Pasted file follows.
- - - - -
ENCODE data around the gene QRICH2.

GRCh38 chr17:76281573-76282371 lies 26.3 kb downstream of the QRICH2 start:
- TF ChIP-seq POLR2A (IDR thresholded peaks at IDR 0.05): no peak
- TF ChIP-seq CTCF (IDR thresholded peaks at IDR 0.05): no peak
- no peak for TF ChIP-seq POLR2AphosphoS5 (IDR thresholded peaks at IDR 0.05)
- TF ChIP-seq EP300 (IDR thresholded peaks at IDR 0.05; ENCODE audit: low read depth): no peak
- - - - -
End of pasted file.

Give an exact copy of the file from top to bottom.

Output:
ENCODE data around the gene QRICH2.

GRCh38 chr17:76281573-76282371 lies 26.3 kb downstream of the QRICH2 start:
- TF ChIP-seq POLR2A (IDR thresholded peaks at IDR 0.05): no peak
- TF ChIP-seq CTCF (IDR thresholded peaks at IDR 0.05): no peak
- no peak for TF ChIP-seq POLR2AphosphoS5 (IDR thresholded peaks at IDR 0.05)
- TF ChIP-seq EP300 (IDR thresholded peaks at IDR 0.05; ENCODE audit: low read depth): no peak